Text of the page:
There's A New Kyd In Town

By Frank Peebles on September 19 2016

Ani Kyd has always been bigger than her surroundings. When she lived in the Lower Mainland, she was always the brashy and brassy one even in the flashy punk and metal scenes where she was a star.

But what is the lauded B.C. rocker girl doing living the quiet domestic life in Hixon? Simple: first she fell in love with a Hixon guy, then she fell in love with the Hixon hamlet. There is a rich population of performers in the Omineca- Cariboo, but few with her experience in touring, project managing albums and videos and other cornerstones of a rock career.

Almost immediately she was asked to perform on local stages and conduct free workshops to teach the details of her trade. You don’t have to become an accountant, she said, but you do have to seriously delve into your industry. Get a working knowledge of organizations like SOCAN, FACTOR, the BC Arts Council and other support agencies. And you have to meet other musicians, other artists of all kinds, and get to know them. They are your support, but you are also theirs.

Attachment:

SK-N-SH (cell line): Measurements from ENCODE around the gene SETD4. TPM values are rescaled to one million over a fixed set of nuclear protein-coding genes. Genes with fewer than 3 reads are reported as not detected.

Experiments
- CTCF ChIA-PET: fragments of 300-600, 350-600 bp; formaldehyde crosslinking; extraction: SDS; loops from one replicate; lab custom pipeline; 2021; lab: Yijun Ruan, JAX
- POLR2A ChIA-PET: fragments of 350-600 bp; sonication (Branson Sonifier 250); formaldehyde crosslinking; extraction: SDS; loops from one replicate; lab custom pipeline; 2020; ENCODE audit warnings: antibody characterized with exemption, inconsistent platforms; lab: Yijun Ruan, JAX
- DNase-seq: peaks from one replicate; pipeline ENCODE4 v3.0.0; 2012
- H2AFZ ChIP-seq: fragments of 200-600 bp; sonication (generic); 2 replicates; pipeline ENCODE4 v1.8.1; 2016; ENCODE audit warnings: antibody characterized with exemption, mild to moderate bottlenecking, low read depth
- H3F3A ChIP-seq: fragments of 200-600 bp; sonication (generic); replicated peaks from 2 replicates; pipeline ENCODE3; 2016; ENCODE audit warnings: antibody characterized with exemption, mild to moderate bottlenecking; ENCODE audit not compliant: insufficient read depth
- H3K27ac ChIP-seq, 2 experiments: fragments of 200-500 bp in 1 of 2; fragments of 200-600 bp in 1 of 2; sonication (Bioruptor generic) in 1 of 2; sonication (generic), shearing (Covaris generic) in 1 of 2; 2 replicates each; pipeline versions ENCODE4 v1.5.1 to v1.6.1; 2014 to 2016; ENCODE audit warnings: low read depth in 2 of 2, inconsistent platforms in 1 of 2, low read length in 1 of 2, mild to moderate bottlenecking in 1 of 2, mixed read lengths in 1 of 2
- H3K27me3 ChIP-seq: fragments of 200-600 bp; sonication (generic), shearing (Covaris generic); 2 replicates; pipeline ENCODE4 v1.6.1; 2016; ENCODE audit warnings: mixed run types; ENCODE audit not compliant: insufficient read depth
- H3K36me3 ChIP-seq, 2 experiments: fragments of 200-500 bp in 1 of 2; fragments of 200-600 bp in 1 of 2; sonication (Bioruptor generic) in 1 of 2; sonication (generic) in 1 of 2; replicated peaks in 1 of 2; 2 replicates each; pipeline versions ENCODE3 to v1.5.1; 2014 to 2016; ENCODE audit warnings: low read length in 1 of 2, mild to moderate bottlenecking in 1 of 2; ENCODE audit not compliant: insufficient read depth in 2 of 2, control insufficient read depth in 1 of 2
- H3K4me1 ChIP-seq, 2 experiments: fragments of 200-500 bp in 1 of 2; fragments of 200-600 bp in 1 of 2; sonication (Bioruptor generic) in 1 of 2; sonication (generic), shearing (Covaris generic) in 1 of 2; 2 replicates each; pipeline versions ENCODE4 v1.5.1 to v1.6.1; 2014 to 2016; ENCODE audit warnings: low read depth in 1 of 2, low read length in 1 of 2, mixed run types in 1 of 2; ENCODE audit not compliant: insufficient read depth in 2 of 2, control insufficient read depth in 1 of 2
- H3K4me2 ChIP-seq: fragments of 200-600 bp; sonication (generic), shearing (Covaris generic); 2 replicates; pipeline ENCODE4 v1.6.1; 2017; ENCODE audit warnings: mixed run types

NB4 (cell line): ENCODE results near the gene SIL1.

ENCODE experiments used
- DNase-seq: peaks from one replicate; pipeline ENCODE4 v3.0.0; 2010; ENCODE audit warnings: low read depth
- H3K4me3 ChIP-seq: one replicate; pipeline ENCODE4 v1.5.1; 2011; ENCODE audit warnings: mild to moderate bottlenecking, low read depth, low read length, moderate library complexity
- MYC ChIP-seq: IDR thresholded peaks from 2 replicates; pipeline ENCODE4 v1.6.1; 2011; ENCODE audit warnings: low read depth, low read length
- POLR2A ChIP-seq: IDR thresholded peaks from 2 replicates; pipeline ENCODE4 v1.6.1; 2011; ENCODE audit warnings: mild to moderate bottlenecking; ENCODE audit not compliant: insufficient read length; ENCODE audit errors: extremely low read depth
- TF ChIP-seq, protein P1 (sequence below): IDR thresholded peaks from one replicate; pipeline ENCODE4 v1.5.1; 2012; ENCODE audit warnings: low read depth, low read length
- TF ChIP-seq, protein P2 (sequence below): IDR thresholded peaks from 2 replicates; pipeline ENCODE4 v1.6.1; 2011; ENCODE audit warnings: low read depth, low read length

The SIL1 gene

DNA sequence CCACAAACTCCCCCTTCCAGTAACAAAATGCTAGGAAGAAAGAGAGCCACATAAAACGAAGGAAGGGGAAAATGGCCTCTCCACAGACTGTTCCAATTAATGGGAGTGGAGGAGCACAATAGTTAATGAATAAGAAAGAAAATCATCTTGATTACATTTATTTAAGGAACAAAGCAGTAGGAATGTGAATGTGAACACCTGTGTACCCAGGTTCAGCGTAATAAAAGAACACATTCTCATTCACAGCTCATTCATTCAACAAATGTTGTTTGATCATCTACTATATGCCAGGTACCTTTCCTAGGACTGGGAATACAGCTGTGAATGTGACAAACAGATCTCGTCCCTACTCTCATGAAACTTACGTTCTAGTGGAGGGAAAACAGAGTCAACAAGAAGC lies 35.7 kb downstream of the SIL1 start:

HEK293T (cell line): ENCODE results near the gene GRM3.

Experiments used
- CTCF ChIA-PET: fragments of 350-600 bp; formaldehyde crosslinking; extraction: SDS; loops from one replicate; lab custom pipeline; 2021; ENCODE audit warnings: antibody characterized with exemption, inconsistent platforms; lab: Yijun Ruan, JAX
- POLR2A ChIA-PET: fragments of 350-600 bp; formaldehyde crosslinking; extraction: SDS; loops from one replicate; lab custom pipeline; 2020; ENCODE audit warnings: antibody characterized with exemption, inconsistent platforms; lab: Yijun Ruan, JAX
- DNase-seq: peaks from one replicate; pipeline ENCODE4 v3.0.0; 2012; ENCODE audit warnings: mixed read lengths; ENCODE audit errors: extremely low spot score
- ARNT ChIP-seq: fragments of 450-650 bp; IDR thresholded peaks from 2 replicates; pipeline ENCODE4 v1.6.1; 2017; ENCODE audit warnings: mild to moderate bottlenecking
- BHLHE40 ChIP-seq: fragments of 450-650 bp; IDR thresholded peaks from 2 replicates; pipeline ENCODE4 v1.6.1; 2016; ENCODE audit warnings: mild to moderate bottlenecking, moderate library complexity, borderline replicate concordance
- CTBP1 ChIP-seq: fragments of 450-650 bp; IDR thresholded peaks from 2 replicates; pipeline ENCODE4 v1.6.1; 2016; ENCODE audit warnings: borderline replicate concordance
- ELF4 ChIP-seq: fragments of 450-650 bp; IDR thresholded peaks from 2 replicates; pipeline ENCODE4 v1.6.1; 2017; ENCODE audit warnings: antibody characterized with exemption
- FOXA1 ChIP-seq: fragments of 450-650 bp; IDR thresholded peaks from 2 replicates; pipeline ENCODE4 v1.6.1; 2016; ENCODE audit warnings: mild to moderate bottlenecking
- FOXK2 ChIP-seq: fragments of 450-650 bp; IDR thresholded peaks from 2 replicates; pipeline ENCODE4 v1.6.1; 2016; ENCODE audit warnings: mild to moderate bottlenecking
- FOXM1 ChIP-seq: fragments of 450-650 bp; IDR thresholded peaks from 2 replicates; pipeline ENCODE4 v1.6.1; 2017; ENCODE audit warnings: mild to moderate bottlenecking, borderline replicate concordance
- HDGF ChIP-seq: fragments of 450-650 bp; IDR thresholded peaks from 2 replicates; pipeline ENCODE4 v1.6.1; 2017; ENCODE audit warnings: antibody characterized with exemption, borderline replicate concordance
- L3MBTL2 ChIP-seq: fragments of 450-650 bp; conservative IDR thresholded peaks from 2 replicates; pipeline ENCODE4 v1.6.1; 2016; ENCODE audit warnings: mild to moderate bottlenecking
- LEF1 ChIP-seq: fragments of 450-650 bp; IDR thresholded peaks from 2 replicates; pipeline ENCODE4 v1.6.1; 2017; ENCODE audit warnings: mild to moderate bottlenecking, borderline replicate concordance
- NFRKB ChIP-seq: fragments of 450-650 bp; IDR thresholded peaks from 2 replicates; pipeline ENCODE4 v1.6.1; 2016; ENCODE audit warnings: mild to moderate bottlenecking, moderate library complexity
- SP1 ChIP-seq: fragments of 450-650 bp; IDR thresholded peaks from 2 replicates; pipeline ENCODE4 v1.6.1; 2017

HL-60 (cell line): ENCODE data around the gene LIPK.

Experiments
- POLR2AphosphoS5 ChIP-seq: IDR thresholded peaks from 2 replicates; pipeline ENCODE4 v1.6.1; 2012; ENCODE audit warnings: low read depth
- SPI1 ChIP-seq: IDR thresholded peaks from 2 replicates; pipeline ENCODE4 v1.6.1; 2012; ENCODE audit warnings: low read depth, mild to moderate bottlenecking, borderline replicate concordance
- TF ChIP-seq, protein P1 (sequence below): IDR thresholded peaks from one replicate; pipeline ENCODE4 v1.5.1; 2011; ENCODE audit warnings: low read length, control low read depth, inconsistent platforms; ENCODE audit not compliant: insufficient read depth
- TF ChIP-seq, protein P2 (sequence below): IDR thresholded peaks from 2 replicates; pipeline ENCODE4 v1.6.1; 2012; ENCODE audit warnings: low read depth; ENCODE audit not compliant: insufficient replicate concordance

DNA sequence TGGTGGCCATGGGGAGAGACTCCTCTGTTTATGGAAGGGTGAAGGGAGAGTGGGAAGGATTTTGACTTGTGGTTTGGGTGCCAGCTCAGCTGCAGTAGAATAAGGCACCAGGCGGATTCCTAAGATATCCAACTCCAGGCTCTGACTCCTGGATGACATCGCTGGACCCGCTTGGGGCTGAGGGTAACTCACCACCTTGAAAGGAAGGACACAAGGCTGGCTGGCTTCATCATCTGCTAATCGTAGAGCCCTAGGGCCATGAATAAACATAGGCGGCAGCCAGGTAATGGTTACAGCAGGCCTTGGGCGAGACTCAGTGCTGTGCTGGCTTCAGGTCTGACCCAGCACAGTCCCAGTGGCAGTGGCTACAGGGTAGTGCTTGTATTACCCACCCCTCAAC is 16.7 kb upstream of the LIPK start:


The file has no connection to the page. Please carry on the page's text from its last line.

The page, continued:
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“It doesn’t matter what your profession, you must contribute to your community, be a helper, because your community contributes to you,” she said. “Crossover in the arts is important – helping and showing respect for other kinds of artists. Music is helped if musicians partner with painters and makeup artists and photographers and filmmakers. If everyone helps everyone, you cease to be disconnected hands and legs and heads, you become a body.”

A lot demands the squishing of your performer’s ego, she said, in order to focus on practical goals. It means doing work.

“If you want to be a three-chord punk band, you do not need to learn how to read music, but if you want to be a session player or a member of the symphony, you have to study charts.”

Kyd has been involved in film projects in the most recent of times, but she is working on a new album - her first as a northerner.

A2016Norm Coyne